Are the Marines necessary? Yes, but in fewer numbers than they are today. Are they superior to folks from other walks of life by virtue of their uniform? Absolutely, 100% not.

    Reply
  10. Phillip

    Rather than debate whether your average Marine is more trustworthy than your average White House flunky, let’s look at Bolden’s own speech at American University in Cairo just recently:

    http://www.parabolicarc.com/2010/07/13/boldens-speech-cairo-outlined-closer-usegyptian-cooperation-space/

    Reading his speech, the extent and nature of cooperation with Muslim countries becomes clear. The way Bolden phrased it on Al-Jazeera was perhaps too simplistic and thus left it open for caricature and ridicule by jingoists like Krauthammer and Fox News. But read this for example from the speech: “…NASA already has 39 active agreements in 30 dominantly Muslim countries. Many of those agreements are for participation in an outstanding program known as GLOBE, or Global Learning and Observations to Benefit the Environment, an internet-based global community of students, teachers, and scientists. Students actively take measurements that are then shared with others around the world, using the Internet to record the data. Importantly, these high-quality, student-made measurements are being used by professional scientists and researchers around the world to help validate satellite data and to improve weather and climate forecasts.” And he gives other examples…in other words, Obama (through Bolden) views NASA as an opportunity to showcase–and share–the best of America in communities around the world that need to see other sides of the US than just what they might be hearing from anti-American propagandists among Islamic extremists, or even what their own experience of America is, which too often tends to be the ways in which we are making our military presence felt. Cultural initiatives, scientific initiatives, diplomatic initiatives…these sound like creative approaches to engaging with Muslim-majority nations on a positive basis. These initiatives undermine the rhetoric of those in these societies who seek to portray America only as the Great Satan.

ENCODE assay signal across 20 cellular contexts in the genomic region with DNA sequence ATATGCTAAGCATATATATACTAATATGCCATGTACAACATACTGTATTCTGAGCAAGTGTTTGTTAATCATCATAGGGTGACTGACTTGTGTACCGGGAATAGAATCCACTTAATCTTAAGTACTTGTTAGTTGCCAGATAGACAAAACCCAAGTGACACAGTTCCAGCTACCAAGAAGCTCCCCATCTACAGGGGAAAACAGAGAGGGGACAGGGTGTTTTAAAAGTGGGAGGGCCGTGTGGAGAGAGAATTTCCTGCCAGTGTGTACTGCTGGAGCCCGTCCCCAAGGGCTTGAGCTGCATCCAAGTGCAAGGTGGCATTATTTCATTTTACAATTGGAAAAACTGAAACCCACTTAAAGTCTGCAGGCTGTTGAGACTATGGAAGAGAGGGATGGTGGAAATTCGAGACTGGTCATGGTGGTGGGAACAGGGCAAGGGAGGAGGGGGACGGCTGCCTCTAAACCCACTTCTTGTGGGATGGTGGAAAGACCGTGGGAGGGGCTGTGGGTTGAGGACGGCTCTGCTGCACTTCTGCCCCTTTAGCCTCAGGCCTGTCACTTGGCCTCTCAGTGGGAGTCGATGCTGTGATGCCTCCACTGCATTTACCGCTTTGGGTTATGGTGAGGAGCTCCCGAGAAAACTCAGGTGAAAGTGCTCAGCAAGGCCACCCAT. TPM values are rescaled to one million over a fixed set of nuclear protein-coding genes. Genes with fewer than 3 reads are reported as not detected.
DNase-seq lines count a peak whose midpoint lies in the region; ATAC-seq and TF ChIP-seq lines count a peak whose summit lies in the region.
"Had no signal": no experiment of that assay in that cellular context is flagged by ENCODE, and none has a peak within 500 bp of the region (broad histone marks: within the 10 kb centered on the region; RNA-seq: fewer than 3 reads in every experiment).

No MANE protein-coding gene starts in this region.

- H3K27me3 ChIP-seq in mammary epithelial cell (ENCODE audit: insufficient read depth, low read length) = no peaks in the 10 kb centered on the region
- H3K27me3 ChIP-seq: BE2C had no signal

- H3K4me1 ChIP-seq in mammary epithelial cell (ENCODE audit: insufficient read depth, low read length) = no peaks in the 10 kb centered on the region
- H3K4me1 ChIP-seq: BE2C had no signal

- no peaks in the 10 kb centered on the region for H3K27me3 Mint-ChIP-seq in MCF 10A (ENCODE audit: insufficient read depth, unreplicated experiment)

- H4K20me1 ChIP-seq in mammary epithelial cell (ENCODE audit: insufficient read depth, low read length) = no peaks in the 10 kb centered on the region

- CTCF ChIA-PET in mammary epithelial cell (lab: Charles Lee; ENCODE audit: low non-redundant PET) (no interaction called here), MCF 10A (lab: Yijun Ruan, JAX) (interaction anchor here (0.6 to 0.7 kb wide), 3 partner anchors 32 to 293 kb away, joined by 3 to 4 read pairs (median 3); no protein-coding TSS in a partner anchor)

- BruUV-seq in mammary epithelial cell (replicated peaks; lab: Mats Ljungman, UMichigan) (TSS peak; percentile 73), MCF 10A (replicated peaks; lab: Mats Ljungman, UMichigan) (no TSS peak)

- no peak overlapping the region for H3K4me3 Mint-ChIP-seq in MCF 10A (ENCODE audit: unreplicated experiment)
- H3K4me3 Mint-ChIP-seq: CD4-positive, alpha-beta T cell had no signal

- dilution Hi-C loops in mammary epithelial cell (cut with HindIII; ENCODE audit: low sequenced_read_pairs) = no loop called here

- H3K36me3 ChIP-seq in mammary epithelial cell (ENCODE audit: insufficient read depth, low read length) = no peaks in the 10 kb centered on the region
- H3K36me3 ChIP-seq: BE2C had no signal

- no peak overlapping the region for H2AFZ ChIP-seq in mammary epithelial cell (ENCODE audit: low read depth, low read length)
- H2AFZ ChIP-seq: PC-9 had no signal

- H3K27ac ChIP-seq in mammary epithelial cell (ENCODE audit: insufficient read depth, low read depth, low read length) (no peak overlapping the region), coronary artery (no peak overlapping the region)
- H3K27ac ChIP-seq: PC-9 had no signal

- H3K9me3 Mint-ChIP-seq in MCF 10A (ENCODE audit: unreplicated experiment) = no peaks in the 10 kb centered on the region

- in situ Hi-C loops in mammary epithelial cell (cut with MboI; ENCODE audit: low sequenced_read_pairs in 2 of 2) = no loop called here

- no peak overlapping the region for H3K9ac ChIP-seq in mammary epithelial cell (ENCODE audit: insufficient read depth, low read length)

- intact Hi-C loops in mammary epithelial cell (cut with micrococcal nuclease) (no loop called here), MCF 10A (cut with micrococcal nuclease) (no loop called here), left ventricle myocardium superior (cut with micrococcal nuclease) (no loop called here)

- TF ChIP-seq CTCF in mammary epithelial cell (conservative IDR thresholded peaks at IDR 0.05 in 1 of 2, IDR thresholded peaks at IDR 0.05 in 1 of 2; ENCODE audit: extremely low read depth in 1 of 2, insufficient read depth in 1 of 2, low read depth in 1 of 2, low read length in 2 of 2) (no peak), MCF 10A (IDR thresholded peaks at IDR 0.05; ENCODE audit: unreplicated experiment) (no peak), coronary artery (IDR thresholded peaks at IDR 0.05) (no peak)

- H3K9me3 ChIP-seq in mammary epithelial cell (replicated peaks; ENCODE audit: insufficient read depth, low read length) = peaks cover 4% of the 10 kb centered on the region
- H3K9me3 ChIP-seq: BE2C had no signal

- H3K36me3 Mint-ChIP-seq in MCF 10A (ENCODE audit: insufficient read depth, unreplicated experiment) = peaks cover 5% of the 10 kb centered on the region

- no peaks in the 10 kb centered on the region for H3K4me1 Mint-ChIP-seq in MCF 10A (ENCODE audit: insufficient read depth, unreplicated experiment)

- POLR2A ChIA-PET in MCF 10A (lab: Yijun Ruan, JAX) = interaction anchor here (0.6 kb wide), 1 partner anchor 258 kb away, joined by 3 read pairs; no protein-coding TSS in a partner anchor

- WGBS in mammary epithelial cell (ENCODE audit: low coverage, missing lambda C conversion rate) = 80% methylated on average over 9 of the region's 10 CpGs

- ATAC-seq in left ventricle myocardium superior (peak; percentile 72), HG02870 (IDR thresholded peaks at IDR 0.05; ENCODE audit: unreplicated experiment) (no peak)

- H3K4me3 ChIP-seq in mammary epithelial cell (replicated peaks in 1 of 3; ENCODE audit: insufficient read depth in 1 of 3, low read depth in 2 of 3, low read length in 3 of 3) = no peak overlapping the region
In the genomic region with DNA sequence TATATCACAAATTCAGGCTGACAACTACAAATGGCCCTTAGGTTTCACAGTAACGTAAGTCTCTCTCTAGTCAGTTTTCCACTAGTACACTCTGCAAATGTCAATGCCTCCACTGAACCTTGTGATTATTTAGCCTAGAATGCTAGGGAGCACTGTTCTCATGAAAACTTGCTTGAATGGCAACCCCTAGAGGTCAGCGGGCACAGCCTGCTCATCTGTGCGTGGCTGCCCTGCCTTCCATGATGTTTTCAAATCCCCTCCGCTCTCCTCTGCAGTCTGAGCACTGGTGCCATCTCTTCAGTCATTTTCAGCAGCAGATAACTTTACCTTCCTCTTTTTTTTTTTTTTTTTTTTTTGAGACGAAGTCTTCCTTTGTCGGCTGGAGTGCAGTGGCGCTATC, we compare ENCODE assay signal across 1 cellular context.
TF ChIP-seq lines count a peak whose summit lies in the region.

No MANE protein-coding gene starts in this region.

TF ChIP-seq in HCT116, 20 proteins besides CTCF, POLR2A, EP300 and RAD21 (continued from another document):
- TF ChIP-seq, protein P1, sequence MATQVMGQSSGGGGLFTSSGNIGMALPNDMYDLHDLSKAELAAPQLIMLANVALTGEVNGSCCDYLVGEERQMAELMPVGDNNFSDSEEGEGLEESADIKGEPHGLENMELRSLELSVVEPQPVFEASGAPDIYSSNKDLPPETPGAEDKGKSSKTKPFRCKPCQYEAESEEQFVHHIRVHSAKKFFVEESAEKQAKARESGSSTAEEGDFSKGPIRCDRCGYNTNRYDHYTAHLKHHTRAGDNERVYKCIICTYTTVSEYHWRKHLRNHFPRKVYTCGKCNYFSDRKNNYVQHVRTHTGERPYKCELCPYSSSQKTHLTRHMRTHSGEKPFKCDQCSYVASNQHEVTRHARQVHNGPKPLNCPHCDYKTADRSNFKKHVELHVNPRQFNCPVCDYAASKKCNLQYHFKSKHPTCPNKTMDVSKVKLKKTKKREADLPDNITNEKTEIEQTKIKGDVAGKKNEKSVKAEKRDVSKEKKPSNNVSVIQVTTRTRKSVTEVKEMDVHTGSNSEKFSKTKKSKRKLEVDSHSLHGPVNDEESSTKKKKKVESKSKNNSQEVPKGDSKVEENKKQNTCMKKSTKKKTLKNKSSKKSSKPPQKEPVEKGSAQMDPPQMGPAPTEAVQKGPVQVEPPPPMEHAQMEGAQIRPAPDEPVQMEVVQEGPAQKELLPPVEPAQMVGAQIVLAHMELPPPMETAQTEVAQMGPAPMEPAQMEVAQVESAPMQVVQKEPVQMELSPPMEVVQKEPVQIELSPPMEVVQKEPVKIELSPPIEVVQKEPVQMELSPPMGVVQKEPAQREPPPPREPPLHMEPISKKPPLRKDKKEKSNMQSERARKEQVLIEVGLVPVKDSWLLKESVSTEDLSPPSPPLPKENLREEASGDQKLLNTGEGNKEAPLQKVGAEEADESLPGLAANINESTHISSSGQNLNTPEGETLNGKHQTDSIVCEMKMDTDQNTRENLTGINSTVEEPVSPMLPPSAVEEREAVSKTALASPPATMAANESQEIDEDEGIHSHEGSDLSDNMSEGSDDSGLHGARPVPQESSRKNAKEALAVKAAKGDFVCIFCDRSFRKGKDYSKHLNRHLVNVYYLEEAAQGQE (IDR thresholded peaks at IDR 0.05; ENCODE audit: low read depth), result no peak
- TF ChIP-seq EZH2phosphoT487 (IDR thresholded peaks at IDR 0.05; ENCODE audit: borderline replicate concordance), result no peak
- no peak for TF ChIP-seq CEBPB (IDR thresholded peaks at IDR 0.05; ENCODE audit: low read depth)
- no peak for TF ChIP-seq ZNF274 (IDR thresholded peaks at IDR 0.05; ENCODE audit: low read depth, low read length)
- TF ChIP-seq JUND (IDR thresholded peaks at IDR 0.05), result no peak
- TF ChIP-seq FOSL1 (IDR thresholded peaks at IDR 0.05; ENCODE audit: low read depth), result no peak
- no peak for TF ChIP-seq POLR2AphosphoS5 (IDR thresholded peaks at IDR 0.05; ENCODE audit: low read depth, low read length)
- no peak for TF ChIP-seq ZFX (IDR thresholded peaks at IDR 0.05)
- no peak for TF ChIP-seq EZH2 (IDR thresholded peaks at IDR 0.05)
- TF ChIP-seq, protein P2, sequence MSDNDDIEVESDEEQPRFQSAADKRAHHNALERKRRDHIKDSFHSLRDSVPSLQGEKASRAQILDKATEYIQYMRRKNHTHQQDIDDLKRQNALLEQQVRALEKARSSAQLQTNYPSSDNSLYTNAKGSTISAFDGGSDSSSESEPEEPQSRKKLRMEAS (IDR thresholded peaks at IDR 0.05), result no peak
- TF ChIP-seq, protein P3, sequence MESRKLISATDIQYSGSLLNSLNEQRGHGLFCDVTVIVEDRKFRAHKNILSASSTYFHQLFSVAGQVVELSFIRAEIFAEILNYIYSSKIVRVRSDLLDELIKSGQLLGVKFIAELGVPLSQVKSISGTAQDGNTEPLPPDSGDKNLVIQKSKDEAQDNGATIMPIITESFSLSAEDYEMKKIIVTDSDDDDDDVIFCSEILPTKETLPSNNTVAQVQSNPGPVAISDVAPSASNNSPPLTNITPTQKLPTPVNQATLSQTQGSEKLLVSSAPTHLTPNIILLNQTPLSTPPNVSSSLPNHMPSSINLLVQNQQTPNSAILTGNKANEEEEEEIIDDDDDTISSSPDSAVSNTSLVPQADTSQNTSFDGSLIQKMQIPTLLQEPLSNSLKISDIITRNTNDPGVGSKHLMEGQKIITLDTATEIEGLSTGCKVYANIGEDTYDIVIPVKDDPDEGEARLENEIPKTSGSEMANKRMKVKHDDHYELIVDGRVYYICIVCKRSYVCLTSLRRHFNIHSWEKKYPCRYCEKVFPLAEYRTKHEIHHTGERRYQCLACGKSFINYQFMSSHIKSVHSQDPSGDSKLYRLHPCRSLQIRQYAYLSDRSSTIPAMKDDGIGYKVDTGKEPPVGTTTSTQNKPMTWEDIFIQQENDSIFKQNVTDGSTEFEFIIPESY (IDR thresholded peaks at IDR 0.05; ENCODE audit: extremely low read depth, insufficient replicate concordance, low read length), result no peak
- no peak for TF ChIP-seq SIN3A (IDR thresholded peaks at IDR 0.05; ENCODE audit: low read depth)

Reply
  11. Burl Burlingame

    Chesty Puller was even in “The Pacific.”

    Not heard of Chesty Puller? That’s like not knowing who Curtis LeMay was. Or Omar Bradley. Or “Black Jack” Pershing.

    You kids today!

    Reply
  12. Kathryn Fenner

    I guess I’ll have to Google Chesty Puller….Is Curtis LeMay a baseball player?

    I’m not a student of military history. So shoot me–kidding!

    Reply

Leave a Reply to Pat Cancel reply

Your email address will not be published. Required fields are marked *